Cognitive Impairment in a Clinical Setting
In research settings, high rates of HIV-associated cognitive impairment (CI) are reported in people living with HIV (PLWH). Despite a substantial decline in the prevalence of HIV-associated dementia after the introduction of combination antiretroviral therapy,1 milder forms of HIV-associated CI remain frequent, as reported by research groups across North America,2 Europe,3,4 and in resource-limited setting.5–7 Such reports are based on CI being defined using research criteria with several criteria being proposed and in current use. The most widely used definitions are the HAND Criteria,8 the global deficit score,9 and the multivariate normative comparison.10 These criteria use neuropsychological testing results to define CI.
Clinical criteria for diagnosis of HIV CI differ significantly from these research criteria. First, only patients with symptoms of CI would meet the clinical criteria. This is unlike research criteria where otherwise asymptomatic individuals may meet the criteria for definitions of CI. Second, clinical findings are subject to interpretation for a multidisciplinary care-providing team which will often include physicians and psychologists. Third, detailed depression and anxiety questionnaire results are often interpreted alongside neuropsychometric tests to exclude confounding factors such as anxiety and depression, which may not be excluded from research definitions of CI.
To our knowledge, the prevalence of HIV-associated CI has not been determined outside research studies thus far. We aimed to assess the prevalence of CI diagnosed clinically in a real-life setting within a large specialized center (St. Mary's Hospital, London, United Kingdom).
HIV-positive subjects with a clinical diagnosis of CI were identified by electronic patient records. We included all patients with CI judged to be partly or completely resulting from HIV disease and excluded patients with vertically transmitted HIV infection, patients without CI who underwent formal neurocognitive assessment for research purposes, and subjects with neurological conditions not deemed to be related to HIV infection. The final diagnosis of HIV associated CI was based on clinician assessment.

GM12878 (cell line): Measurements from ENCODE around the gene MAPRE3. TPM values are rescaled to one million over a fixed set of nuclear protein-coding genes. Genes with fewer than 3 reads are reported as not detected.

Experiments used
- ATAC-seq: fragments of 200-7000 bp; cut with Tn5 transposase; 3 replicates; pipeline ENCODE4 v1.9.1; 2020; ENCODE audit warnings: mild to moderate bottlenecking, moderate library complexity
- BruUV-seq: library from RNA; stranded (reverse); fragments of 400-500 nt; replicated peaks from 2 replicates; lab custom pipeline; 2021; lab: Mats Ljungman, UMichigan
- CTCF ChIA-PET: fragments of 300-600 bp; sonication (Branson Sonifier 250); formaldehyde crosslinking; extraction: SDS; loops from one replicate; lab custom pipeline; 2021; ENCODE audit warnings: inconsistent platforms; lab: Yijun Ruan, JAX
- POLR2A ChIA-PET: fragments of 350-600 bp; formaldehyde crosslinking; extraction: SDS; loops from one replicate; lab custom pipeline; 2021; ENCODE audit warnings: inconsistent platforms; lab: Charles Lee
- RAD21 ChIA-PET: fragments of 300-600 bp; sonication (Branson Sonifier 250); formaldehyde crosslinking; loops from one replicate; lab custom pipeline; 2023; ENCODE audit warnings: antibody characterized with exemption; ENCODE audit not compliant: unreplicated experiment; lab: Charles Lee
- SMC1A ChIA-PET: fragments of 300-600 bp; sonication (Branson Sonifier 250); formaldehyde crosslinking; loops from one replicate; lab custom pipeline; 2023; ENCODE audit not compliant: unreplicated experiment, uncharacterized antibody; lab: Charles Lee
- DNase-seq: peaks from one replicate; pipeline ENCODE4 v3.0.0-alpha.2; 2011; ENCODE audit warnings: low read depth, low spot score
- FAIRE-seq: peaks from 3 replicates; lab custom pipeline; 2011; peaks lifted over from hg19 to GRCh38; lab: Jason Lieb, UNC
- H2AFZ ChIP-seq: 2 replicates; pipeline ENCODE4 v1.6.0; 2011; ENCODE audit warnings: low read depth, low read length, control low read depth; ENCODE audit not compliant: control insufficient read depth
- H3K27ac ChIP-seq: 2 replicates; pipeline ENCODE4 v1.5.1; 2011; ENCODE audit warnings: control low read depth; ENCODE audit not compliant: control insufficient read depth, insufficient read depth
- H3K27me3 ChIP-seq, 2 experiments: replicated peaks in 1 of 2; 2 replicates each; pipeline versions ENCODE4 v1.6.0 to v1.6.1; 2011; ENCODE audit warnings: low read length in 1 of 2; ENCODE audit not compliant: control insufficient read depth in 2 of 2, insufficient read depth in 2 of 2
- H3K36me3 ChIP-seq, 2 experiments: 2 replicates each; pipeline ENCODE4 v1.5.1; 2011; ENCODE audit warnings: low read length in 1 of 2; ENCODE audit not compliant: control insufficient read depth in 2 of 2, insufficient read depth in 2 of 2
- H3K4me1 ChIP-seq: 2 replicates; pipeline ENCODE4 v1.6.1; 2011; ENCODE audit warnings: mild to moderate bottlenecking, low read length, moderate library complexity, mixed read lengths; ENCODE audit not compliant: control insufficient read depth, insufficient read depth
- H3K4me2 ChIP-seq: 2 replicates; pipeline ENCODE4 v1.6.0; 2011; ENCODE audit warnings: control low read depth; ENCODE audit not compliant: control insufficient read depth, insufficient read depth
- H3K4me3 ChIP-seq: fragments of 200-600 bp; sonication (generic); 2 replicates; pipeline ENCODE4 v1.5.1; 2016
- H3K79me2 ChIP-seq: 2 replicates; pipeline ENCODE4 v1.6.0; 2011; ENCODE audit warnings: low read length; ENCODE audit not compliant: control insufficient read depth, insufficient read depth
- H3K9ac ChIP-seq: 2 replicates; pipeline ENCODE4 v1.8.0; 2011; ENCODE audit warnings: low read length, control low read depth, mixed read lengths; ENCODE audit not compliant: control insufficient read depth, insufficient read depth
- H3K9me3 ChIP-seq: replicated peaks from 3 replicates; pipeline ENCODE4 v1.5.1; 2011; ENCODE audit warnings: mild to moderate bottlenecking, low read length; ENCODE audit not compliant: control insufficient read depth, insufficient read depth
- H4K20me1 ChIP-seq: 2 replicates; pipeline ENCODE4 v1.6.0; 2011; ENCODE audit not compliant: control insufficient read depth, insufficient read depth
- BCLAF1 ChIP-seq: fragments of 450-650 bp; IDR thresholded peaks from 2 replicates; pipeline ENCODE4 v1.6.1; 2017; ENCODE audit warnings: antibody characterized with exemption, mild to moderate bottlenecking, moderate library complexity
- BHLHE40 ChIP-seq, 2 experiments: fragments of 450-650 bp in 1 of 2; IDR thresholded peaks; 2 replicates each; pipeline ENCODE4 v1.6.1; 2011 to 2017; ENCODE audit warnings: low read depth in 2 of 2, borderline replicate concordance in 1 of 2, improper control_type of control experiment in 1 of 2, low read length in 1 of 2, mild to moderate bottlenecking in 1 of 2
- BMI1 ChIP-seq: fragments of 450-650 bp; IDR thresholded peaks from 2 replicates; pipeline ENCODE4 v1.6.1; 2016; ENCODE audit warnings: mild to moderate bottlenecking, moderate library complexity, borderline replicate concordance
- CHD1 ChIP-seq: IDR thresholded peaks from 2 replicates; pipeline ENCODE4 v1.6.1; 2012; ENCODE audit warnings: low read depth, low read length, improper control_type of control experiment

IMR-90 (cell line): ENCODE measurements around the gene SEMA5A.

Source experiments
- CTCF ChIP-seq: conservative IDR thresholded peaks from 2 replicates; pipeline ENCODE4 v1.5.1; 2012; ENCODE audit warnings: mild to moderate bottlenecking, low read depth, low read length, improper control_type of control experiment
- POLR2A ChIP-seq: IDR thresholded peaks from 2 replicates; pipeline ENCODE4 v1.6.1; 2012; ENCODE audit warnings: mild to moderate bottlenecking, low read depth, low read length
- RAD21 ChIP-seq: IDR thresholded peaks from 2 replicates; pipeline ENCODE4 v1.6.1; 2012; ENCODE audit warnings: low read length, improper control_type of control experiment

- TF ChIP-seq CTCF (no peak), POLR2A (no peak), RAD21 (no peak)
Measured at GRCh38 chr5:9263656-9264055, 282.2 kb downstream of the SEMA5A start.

Descriptive statistics were used to report and synthetize data. Results are reported as median and interquartile range or absolute number and percentage, as appropriate. Cerebrospinal fluid viral escape was defined as the detection of HIV RNA in CSF, when undetectable in plasma, or, otherwise, of a CSF HIV RNA 1 log10 copies/mL higher than concomitant plasma level.
Between 2008 and 2014, 217 PLWH were attending our center with a diagnosis of HIV-associated CI giving a total prevalence of 7.5% (given mean number of PLWH attending our services yearly was 2905 individuals).
Clinical characteristics of these 217 PLWH are reported in the Table 1. At the time when CI was first identified in the clinical setting, symptoms had been present for more than 6 months in most cases (125/217, 58%). The main subjective complains were of memory loss (149/217, 70%) and concentration difficulties (91/217, 42%).
Formal neuropsychological testing was undertaken in 78/217 (35%) individuals and revealed severe deficits in 8/78 (10%), whereas the remaining patients (70/78, 90%) had mild-to-moderate deficits. Formal assessment also detected the presence of associated symptoms of anxiety and depression in a significant proportion of patients (18/78, 23%).
Cerebral magnetic resonance imaging was available for 93/217 (43%) patients and was normal in 33/94 (35%), showed nonspecific white matter abnormalities in 51 subjects (55%) and cerebral atrophy in 12 (13%) subjects. Cerebrospinal fluid examination was undertaken in 38/217 (17%) subjects with 11 (29%) meeting the criteria for CSF viral escape.
We have observed lower rates of HIV-associated CI in a clinical setting compared with the contemporary literature where rates of up to 50% are reported from a research setting.